NEWARK — Central Ohio Technical College President Bonnie L. Coe, Ph.D., has announced that she will retire from the presidency effective January 1, 2019. Coe assumed the role of president at the two-year institution on May 24, 2004. She had previously served the college as vice president and dean of faculty from 2001.

  • Joshua Morrison/News Central Ohio Technical College President Bonnie Coe, with help from Zanesville Police Officer Steve Carles, right, unveils the new memorial honoring the students and alumni of the Institute for Public Services and Safety killed in the line of duty. Newark Police Officer Derrick Beach, kneeling, lays flowers at the base. The memorial was unveiled on Monday and includes the name of Danville Police Officer Thomas Cottrell who died in the line of duty on Jan. 17, 2016.
  • Virgil Shipley/News Award winners at the Knox County Chamber of Commerce annual dinner include, front row, from left, Michele Engelbach of The Ohio Eastern Star Home, Heart Award; Karen Buchwald Wright of Ariel Foundation, Quality of Life Award; Mark Ramser of Ohio Cumberland Gas, Lifetime Achievement Award; Kelly Brenneman of United Way of Knox County, Paul Slaughter Volunteer of the Year; and Lorraine Davis of Buckeye Stoves, Small Business of the Year; second row, Dr. Bonnie Coe of Central Ohio Technical College, Business of the Year; Deb Kirk of Peoples Bank of Gambier, Judy Klavins Ambassador of the Year; Randy Canterbury of Knox Recycling, Environmental Sustainability Award; Kathy Greenich of Knox County Career Center, Investor in the Future Award; and Cindy Higgs of First-Knox National Bank, Women in Business Award.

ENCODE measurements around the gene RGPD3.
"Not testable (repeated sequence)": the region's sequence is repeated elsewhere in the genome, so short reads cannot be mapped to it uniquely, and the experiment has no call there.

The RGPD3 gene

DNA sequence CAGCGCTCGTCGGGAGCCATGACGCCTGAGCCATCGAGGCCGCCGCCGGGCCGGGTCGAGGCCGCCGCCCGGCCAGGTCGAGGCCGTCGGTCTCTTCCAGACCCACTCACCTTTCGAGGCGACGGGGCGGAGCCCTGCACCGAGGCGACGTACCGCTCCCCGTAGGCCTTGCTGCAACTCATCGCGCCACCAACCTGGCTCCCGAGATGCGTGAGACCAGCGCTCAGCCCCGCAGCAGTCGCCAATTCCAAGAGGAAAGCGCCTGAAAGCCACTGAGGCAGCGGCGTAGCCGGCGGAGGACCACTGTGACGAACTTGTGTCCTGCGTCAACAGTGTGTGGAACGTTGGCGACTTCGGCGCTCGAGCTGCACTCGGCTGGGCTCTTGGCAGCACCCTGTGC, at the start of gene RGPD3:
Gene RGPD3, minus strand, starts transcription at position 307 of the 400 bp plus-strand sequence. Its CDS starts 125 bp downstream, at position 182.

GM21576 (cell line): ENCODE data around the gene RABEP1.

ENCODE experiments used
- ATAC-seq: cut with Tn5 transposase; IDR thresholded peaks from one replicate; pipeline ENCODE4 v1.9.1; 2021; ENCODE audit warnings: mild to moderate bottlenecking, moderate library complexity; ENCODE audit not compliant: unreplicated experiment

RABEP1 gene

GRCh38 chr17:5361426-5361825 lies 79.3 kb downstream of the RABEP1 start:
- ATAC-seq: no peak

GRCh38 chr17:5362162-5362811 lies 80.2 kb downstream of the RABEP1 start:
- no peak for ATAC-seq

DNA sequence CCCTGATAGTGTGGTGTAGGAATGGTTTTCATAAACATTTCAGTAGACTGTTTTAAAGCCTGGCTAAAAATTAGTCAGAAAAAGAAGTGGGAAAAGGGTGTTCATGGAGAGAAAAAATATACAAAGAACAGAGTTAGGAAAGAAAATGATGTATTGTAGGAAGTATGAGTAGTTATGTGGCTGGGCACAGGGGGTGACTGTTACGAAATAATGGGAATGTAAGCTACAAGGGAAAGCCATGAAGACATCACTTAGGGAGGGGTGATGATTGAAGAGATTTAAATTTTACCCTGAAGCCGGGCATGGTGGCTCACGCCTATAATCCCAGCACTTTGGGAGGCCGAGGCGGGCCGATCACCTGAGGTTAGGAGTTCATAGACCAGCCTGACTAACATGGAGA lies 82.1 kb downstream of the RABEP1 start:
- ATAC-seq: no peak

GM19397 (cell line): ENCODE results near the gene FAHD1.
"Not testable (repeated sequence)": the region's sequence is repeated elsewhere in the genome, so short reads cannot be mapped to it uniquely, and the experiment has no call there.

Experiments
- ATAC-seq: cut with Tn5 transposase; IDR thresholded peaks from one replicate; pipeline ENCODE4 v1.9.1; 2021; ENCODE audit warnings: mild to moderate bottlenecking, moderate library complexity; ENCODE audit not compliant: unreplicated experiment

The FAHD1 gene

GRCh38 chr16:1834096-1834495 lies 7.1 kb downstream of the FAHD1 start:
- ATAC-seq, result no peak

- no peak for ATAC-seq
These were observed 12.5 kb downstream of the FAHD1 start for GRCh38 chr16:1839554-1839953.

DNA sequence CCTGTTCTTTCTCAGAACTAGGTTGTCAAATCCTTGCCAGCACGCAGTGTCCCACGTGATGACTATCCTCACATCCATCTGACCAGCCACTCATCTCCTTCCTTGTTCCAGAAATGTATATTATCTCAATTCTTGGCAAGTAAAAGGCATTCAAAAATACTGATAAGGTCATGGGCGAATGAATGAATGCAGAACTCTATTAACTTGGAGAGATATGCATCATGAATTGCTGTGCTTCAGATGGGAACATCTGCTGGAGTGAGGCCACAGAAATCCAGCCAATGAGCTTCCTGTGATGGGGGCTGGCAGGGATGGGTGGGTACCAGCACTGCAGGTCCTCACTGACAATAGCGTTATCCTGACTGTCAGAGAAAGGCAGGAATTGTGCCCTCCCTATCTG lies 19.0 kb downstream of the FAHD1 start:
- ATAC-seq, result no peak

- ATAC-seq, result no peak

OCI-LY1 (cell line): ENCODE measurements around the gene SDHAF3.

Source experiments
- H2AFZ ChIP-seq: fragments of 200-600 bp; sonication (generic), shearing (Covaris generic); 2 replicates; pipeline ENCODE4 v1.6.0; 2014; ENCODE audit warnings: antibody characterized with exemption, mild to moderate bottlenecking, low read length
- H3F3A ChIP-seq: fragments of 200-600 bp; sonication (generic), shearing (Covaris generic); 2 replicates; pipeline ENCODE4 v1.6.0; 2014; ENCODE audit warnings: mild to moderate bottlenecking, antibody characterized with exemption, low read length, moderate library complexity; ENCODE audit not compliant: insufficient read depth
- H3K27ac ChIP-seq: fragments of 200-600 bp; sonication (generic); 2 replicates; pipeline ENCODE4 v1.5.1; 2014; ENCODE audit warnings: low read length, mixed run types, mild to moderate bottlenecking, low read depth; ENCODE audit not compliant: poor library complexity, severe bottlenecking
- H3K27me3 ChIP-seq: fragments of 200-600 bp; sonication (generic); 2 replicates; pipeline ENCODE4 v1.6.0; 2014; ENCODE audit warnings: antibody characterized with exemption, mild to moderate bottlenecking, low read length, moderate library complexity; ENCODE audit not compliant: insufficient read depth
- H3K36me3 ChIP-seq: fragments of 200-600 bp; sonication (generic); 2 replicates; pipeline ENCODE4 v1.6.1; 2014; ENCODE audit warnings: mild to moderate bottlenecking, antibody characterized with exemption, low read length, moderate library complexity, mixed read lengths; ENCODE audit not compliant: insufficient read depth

• Sarah Poole/News Dr. Bonnie Coe has made it her life’s mission to help students through educational opportunities through her career as Central Ohio Technical College president.

“I am confident of COTC’s promising future, an excellent team is in place, and the faculty and staff’s continued belief in the transformative power of higher education will carry COTC into its next 50 years,” said Coe.

After assuming the presidency at COTC, Coe reaffirmed the college’s longstanding mission of providing high-quality programs of technical education leading to in-demand jobs. While keeping COTC’s commitment to accessibility at the forefront, Coe positioned the college for growth by implementing critical advances in the college’s infrastructure, resources, programming and leadership, resulting in increased institutional efficiency, productivity and quality academic programming. Through Coe’s leadership fiscal management was also a top priority and by June 30, 2011, the college had eliminated or covered all debt and remains debt free.

Additionally, Coe became a champion for the state’s College Credit Plus program, which establishes clear pathways for high school and middle school students to earn college credit at no cost. During the autumn 2017 semester, COTC enrolled more than 1,200 CCP students.